Cooked food is better than raw food because life is mostly concerned with energy. So from an evolutionary perspective, if cooking causes a loss of vitamins or creates a few long-term toxic compounds, the effect is relatively unimportant compared to the impact of more calories. A female chimpanzee with a better diet gives birth more often and her offspring have better survival rates. In subsistence cultures, better-fed mothers have more and healthier children. In addition to more offspring, they have greater competitive ability, better survival, and longer lives. When our ancestors first obtained extra calories by cooking their food, they and their descendants passed on more genes than others of their species who ate raw. The result was a new evolutionary opportunity.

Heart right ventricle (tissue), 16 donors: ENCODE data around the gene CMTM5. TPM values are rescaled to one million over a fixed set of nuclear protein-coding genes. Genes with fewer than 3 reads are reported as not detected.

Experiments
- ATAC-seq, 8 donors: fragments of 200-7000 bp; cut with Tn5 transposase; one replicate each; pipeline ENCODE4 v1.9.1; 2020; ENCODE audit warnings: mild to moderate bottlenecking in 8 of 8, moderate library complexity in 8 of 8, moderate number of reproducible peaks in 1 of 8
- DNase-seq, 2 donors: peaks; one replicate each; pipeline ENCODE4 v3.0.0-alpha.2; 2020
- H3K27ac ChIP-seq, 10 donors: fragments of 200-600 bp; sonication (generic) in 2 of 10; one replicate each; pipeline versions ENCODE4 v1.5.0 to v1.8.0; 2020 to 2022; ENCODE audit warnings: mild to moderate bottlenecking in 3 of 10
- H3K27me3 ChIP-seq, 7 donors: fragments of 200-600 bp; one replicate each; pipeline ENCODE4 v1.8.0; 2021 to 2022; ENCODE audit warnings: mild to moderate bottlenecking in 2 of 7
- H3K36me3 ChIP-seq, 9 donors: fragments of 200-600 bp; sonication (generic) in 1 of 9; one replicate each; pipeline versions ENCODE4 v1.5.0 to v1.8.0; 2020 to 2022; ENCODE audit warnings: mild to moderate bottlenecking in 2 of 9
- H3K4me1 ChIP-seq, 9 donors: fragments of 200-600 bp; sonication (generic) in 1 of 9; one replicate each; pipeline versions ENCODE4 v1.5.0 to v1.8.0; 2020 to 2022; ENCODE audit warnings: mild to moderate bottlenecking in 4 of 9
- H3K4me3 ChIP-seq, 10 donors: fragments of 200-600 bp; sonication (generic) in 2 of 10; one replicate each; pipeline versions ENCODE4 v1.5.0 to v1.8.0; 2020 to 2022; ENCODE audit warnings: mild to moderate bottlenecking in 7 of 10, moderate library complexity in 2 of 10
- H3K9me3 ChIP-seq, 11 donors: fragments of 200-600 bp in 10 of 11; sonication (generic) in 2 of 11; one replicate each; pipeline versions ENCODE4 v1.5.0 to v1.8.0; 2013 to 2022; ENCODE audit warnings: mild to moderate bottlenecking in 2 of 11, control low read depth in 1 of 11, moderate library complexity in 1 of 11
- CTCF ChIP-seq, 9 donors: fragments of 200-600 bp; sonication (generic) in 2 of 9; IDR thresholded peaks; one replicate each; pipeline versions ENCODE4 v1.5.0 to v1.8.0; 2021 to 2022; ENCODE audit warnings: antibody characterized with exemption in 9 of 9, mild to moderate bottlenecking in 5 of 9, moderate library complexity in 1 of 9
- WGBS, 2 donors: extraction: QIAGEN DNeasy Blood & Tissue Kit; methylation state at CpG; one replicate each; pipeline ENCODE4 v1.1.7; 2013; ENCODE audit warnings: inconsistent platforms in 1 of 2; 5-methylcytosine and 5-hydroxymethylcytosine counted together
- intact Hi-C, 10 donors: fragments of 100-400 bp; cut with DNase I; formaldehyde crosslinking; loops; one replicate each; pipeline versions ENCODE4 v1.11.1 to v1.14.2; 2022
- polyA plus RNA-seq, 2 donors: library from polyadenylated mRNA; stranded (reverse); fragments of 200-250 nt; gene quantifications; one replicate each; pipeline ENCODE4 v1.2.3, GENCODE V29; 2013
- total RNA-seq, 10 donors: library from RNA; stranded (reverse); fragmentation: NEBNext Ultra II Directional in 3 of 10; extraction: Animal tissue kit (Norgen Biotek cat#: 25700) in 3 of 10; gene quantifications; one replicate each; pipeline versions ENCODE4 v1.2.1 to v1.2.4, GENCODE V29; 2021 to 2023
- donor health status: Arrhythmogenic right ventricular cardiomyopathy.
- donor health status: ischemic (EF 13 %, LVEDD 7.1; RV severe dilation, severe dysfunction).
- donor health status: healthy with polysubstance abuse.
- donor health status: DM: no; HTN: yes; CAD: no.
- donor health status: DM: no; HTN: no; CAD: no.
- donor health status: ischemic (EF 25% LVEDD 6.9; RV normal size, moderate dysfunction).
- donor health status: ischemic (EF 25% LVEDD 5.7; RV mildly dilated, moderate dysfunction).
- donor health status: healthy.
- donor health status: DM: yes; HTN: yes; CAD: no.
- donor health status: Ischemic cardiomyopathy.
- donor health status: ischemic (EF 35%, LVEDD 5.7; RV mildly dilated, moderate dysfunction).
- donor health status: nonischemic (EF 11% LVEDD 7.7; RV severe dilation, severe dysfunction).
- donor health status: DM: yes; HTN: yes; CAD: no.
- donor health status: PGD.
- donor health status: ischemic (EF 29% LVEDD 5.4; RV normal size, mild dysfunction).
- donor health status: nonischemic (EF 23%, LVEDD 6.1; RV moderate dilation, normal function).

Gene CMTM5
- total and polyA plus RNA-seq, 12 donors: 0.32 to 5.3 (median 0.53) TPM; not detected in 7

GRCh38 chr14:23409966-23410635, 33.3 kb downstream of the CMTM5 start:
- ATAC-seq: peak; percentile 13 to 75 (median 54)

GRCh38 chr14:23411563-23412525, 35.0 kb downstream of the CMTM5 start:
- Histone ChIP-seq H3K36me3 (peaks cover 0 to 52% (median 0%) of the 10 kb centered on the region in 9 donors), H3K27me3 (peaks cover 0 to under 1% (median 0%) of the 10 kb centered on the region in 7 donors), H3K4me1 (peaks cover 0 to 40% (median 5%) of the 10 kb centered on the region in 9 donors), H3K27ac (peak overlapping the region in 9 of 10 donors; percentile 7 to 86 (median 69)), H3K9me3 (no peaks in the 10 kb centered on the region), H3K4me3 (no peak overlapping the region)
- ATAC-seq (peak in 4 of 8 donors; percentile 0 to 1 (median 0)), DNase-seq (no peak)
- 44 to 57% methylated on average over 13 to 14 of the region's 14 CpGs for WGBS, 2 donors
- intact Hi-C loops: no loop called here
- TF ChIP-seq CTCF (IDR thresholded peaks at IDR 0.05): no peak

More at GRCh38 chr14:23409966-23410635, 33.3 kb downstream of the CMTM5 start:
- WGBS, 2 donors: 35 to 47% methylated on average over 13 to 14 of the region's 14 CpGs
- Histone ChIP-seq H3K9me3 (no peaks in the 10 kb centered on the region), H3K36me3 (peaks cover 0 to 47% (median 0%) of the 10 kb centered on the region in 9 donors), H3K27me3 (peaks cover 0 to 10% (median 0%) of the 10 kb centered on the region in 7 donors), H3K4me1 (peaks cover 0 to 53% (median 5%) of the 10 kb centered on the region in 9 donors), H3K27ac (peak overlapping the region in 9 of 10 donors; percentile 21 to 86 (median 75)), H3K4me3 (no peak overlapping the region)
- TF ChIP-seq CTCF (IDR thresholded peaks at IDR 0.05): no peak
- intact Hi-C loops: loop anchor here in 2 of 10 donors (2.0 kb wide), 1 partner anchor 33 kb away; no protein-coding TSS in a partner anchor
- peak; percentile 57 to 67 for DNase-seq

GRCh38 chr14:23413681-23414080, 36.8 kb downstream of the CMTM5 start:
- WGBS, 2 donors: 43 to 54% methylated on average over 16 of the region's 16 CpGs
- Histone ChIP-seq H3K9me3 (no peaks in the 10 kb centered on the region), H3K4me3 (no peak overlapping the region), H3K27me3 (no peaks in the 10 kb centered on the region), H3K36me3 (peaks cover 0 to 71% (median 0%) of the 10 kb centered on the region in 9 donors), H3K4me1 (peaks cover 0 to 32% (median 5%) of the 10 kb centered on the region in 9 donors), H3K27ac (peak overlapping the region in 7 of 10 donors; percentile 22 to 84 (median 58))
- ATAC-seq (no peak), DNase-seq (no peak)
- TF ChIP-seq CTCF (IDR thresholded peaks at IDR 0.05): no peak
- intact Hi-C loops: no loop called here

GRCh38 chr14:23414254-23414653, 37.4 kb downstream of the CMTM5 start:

Two kinds of evidence thus point independently to the origin of Homo erectus as the time when cooking began. First, anatomical changes related to diet, including the reduction in tooth size and in the flaring of the rib cage, were larger than at any other time in human evolution, and they fit the theory that the nutritional quality of the diet improved and the food consumed was softer. Second, the loss of traits allowing efficient climbing marked a commitment to sleeping on the ground that is hard to explain without the control of fire.

Literally, our brains use around  percent of our basal metabolic rate—our energy budget when we are resting—even though they make up only about . percent of our body weight… animals: primates on average use about  percent of their basal metabolic rate on their brains, and most other mammals use less again, around  percent to  percent.